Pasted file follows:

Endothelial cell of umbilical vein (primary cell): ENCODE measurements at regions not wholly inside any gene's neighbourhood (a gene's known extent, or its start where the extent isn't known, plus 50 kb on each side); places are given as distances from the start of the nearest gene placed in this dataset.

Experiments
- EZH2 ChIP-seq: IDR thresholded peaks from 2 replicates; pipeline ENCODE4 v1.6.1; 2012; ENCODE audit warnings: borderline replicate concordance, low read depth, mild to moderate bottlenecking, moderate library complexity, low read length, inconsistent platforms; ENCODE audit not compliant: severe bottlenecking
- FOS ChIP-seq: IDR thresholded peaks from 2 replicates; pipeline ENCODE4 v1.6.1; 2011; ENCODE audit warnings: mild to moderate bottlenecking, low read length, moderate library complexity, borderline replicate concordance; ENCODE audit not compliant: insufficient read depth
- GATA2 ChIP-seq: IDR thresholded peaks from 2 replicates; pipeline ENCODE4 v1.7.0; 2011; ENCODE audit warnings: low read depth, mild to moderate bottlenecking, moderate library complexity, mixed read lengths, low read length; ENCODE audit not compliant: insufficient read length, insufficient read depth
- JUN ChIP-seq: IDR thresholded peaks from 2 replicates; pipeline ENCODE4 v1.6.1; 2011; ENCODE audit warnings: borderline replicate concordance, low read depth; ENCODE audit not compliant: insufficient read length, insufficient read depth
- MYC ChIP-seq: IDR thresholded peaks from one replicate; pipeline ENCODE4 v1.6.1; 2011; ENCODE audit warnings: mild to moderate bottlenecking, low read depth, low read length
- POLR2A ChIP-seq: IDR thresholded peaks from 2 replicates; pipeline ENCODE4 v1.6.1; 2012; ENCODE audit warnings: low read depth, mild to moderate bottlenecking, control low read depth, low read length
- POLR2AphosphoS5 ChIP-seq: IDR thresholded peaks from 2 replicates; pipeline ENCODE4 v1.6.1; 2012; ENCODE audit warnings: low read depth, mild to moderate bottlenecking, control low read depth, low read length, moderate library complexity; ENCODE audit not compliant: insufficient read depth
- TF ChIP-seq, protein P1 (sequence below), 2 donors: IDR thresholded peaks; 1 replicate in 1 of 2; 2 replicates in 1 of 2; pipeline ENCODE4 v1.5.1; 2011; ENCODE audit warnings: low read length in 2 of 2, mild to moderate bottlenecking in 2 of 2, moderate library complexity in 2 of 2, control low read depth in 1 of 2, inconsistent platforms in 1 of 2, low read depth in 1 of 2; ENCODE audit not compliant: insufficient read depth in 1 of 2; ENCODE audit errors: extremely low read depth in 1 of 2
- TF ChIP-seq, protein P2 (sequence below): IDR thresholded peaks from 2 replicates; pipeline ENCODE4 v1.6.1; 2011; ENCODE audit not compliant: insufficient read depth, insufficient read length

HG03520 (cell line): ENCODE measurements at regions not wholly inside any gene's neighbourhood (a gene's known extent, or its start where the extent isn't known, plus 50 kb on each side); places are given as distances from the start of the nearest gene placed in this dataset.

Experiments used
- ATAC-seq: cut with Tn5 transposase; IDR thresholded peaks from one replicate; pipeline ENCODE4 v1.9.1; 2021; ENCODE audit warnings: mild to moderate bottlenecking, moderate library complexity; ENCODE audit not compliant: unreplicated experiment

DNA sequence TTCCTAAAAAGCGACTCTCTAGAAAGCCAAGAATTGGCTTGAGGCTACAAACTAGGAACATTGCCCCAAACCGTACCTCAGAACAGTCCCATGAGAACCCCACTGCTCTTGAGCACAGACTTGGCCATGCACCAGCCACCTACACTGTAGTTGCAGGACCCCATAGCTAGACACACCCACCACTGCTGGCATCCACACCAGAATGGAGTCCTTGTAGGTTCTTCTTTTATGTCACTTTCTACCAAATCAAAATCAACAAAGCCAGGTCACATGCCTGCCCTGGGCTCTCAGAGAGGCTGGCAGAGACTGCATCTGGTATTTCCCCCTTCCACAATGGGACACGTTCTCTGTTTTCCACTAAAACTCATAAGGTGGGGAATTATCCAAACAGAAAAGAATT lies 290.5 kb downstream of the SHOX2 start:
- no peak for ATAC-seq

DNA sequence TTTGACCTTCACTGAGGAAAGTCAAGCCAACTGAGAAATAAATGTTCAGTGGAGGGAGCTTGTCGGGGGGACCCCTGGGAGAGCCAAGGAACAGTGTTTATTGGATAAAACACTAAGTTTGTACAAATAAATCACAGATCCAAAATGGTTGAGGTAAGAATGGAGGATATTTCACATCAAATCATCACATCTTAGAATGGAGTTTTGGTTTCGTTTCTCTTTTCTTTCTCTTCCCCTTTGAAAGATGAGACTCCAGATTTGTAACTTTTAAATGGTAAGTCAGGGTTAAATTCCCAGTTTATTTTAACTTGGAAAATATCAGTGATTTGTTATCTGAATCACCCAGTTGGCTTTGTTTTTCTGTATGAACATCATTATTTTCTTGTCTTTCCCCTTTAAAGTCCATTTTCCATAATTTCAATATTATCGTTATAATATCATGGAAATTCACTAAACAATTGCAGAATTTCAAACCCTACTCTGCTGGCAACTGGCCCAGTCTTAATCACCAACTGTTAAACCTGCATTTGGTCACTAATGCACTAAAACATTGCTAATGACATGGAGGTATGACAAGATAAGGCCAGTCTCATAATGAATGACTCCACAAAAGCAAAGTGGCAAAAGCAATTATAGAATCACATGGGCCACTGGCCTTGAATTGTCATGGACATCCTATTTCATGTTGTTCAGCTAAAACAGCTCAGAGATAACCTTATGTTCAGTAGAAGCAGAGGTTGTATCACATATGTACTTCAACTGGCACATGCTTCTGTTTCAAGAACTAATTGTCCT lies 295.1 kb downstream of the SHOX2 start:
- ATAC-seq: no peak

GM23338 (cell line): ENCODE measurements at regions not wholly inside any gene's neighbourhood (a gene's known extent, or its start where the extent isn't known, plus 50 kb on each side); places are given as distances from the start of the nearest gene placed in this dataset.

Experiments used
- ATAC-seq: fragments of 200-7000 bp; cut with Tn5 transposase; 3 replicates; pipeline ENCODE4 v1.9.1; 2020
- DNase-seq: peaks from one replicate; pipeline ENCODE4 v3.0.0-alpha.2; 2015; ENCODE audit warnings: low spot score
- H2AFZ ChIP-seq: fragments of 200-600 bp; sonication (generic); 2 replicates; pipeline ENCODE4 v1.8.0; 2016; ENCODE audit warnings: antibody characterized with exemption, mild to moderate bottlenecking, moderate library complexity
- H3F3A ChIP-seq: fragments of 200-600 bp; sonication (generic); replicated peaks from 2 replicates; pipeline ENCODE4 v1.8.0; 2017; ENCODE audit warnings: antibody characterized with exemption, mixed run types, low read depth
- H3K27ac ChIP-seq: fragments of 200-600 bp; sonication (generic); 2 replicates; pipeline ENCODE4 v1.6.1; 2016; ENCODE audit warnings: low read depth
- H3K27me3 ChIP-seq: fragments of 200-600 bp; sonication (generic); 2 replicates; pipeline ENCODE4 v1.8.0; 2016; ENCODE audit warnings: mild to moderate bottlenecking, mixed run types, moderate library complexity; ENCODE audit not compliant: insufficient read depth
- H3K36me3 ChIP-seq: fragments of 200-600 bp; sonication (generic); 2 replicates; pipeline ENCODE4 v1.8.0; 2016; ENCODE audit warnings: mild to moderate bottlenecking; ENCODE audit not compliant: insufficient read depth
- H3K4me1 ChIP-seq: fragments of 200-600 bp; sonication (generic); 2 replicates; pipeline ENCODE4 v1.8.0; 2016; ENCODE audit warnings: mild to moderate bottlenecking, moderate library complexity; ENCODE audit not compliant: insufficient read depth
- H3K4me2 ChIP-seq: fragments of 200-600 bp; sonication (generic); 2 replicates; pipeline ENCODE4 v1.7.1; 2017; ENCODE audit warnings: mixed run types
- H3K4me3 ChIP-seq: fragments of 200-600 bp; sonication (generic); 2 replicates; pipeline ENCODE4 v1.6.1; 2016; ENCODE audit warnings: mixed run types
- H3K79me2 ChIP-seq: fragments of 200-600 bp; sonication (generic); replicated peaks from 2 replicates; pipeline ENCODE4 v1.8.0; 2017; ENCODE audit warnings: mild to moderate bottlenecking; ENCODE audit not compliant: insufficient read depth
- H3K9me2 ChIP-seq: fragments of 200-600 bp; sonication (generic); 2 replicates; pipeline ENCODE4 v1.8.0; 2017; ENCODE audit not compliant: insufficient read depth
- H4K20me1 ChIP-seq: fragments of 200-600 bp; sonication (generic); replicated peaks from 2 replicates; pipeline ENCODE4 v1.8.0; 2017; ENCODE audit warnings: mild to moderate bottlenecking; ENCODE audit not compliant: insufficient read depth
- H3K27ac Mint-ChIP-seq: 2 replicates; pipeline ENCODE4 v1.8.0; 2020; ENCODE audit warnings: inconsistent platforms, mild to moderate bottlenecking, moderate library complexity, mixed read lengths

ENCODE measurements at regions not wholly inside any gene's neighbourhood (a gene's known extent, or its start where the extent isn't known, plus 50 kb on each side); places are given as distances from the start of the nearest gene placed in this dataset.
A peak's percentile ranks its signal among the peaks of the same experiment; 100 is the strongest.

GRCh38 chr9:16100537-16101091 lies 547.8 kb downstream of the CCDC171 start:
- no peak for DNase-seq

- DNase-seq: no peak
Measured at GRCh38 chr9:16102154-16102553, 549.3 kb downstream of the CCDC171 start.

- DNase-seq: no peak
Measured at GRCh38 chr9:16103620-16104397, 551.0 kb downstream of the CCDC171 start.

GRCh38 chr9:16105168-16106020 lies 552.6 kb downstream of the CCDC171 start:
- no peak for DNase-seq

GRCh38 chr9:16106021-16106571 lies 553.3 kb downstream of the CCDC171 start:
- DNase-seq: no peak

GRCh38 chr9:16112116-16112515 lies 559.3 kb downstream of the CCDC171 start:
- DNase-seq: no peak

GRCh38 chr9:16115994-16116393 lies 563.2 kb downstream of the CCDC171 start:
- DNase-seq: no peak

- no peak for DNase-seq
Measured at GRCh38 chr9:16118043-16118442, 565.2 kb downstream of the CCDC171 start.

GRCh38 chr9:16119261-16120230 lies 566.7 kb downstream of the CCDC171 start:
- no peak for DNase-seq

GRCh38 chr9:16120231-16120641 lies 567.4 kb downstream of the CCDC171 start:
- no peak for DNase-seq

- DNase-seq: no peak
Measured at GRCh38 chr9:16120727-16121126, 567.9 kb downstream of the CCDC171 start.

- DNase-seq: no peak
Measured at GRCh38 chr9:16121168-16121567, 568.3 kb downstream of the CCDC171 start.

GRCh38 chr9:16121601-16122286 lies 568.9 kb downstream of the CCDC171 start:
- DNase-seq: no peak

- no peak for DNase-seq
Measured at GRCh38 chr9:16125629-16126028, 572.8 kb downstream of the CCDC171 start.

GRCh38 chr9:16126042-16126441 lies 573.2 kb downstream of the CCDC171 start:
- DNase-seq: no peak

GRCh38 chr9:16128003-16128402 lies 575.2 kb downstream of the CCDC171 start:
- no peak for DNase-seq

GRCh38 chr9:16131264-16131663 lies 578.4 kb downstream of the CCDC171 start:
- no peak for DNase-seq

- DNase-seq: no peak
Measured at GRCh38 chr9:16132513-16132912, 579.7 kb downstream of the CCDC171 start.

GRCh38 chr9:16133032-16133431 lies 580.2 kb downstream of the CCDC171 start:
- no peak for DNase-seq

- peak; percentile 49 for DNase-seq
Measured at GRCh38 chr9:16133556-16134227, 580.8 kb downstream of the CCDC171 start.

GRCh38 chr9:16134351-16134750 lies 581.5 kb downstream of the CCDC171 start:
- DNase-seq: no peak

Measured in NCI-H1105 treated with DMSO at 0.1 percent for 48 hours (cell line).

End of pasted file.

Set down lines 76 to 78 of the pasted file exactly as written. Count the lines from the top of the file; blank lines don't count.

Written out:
Measured at GRCh38 chr9:16133556-16134227, 580.8 kb downstream of the CCDC171 start.

GRCh38 chr9:16134351-16134750 lies 581.5 kb downstream of the CCDC171 start:
- DNase-seq: no peak